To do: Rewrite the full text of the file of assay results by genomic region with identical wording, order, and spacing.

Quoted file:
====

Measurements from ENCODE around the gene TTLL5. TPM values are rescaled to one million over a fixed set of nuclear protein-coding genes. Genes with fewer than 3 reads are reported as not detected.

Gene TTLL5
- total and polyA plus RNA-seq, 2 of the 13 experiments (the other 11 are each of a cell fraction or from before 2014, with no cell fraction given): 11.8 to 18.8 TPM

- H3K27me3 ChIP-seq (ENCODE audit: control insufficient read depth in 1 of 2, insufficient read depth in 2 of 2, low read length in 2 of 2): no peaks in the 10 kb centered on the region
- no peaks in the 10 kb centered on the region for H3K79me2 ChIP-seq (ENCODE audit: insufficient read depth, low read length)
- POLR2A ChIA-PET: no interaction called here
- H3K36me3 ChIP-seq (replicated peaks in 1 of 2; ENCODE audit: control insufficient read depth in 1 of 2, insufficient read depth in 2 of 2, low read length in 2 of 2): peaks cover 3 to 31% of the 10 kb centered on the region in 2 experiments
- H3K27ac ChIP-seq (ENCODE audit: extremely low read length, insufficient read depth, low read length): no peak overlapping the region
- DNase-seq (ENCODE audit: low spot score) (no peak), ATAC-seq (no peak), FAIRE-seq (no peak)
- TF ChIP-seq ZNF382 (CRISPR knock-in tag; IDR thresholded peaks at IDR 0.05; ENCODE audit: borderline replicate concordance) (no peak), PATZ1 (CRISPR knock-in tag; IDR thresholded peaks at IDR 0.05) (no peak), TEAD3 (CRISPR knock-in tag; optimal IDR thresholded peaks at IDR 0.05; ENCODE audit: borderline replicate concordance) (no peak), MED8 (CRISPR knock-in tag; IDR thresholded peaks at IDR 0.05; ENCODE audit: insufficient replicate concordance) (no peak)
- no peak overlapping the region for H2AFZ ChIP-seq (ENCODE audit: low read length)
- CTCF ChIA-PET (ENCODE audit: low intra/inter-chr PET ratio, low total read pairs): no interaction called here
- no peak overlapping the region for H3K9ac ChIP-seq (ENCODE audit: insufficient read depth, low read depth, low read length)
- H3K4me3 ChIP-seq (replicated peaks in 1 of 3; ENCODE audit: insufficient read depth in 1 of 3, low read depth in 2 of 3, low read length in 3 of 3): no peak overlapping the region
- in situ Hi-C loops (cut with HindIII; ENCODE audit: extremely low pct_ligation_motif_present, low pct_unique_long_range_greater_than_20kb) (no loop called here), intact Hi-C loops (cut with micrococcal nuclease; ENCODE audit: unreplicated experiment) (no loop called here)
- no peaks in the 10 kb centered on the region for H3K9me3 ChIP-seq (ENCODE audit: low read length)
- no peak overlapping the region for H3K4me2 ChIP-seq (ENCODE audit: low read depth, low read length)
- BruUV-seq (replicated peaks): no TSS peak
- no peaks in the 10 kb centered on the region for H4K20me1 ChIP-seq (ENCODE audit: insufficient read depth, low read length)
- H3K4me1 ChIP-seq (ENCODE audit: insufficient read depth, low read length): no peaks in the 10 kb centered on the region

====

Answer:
Measurements from ENCODE around the gene TTLL5. TPM values are rescaled to one million over a fixed set of nuclear protein-coding genes. Genes with fewer than 3 reads are reported as not detected.

Gene TTLL5
- total and polyA plus RNA-seq, 2 of the 13 experiments (the other 11 are each of a cell fraction or from before 2014, with no cell fraction given): 11.8 to 18.8 TPM

- H3K27me3 ChIP-seq (ENCODE audit: control insufficient read depth in 1 of 2, insufficient read depth in 2 of 2, low read length in 2 of 2): no peaks in the 10 kb centered on the region
- no peaks in the 10 kb centered on the region for H3K79me2 ChIP-seq (ENCODE audit: insufficient read depth, low read length)
- POLR2A ChIA-PET: no interaction called here
- H3K36me3 ChIP-seq (replicated peaks in 1 of 2; ENCODE audit: control insufficient read depth in 1 of 2, insufficient read depth in 2 of 2, low read length in 2 of 2): peaks cover 3 to 31% of the 10 kb centered on the region in 2 experiments
- H3K27ac ChIP-seq (ENCODE audit: extremely low read length, insufficient read depth, low read length): no peak overlapping the region
- DNase-seq (ENCODE audit: low spot score) (no peak), ATAC-seq (no peak), FAIRE-seq (no peak)
- TF ChIP-seq ZNF382 (CRISPR knock-in tag; IDR thresholded peaks at IDR 0.05; ENCODE audit: borderline replicate concordance) (no peak), PATZ1 (CRISPR knock-in tag; IDR thresholded peaks at IDR 0.05) (no peak), TEAD3 (CRISPR knock-in tag; optimal IDR thresholded peaks at IDR 0.05; ENCODE audit: borderline replicate concordance) (no peak), MED8 (CRISPR knock-in tag; IDR thresholded peaks at IDR 0.05; ENCODE audit: insufficient replicate concordance) (no peak)
- no peak overlapping the region for H2AFZ ChIP-seq (ENCODE audit: low read length)
- CTCF ChIA-PET (ENCODE audit: low intra/inter-chr PET ratio, low total read pairs): no interaction called here
- no peak overlapping the region for H3K9ac ChIP-seq (ENCODE audit: insufficient read depth, low read depth, low read length)
- H3K4me3 ChIP-seq (replicated peaks in 1 of 3; ENCODE audit: insufficient read depth in 1 of 3, low read depth in 2 of 3, low read length in 3 of 3): no peak overlapping the region
- in situ Hi-C loops (cut with HindIII; ENCODE audit: extremely low pct_ligation_motif_present, low pct_unique_long_range_greater_than_20kb) (no loop called here), intact Hi-C loops (cut with micrococcal nuclease; ENCODE audit: unreplicated experiment) (no loop called here)
- no peaks in the 10 kb centered on the region for H3K9me3 ChIP-seq (ENCODE audit: low read length)
- no peak overlapping the region for H3K4me2 ChIP-seq (ENCODE audit: low read depth, low read length)
- BruUV-seq (replicated peaks): no TSS peak
- no peaks in the 10 kb centered on the region for H4K20me1 ChIP-seq (ENCODE audit: insufficient read depth, low read length)
- H3K4me1 ChIP-seq (ENCODE audit: insufficient read depth, low read length): no peaks in the 10 kb centered on the region